A message from the new Headteacher

Posted by on Jan 9, 2017 in News | No Comments

New Year’s Honours and New Year’s Resolutions

A week ago the Queen announced her New Year’s Honours list; people recognised for their “extraordinary achievements and service”. Well, if I was the Queen I would definitely have given a medal to Isobel Bryce, who, as Headteacher, gave such great service to saltash.net, allowing the young people to achieve extraordinary things.

Isobel is an incredibly hard act to follow, but I will do my best to honour the things that make saltash.net such an excellent school: its inclusivity; the broad and balanced curriculum; the wide range of extra-curricular activities; sporting successes; a flourishing performing arts agenda; committed staff who value developing the whole child and enabling creativity. In short, a school that cares about head, heart and hand. We pride ourselves on academic success, but also on caring for the wellbeing of our young people and in giving them the skills to succeed in the twenty-first century. No wonder we are already oversubscribed for next academic year!

None of that is going to change. I am committed to maintaining all the things that make saltash.net such a great school, but I am also going to adopt some of the strategies from the New Year’s Honours winners to steer us on the next phase of our journey.

Two of the Honours winners were Jason and Laura Kenny. They were part of the British Olympic Cycling team; a team which won six gold medals and topped the medal table in Rio 2016. When Sir David Brailsford took over the team it wasn’t very successful, but his philosophy was that if you make a 1% improvement in lots of areas then the cumulative effect is huge. He called it “the aggregation of marginal gains”. To do this he made several tiny changes: he made the team use antibacterial soap so that they wouldn’t fall ill; they ate Montmorency cherries, which are high in antioxidants to help repair muscle damage; he gave them special pillows, changed the type of tyres on their bikes and made a whole host of other little changes. The results were extraordinary.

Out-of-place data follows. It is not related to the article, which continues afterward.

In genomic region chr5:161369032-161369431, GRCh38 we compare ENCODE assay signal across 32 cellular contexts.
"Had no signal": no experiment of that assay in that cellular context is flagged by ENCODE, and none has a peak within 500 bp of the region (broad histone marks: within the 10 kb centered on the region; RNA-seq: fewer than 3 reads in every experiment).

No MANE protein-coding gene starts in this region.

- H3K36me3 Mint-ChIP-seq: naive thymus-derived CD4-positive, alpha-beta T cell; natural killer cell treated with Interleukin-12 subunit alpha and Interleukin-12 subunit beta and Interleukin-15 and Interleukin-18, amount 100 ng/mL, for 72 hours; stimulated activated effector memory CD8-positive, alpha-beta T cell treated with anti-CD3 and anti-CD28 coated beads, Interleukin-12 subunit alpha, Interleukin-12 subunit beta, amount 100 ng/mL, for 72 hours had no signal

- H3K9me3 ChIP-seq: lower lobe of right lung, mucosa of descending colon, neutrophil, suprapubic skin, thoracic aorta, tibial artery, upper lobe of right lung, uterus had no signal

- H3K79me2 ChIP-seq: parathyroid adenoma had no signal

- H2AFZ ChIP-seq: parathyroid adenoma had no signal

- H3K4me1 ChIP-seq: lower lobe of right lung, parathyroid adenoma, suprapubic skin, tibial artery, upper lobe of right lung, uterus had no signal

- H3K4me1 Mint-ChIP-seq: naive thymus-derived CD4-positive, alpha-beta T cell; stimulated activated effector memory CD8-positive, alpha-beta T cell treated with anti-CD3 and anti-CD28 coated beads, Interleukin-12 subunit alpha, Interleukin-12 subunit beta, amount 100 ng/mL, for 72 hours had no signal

So, my New Year’s resolution is to make some small changes that will have big effects. Perhaps you could do this too? Maybe you could get up ten minutes earlier to give yourself time for a healthy breakfast, so that you aren’t distracted by a rumbling tummy during your morning lessons? Perhaps you could remember to get your planner signed, so that your first conversation of the week with your form tutor isn’t a nag? Perhaps you could complete your homework on the night it is set so that you don’t rush it at the last minute? Perhaps you could check that your uniform is acceptable, so we don’t all have to waste time sorting this out instead of helping you learn and develop?

If you can just change the little things, then the big things will follow. Try to change something that will have a positive impact on your success and happiness at saltash.net.

American meteorologist Edward N. Lorenz coined the term the ‘Butterfly Effect’ to highlight the possibility that small causes can have momentous effects: be a butterfly today!

With all good wishes for 2017

Kate Littledyke: Headteacher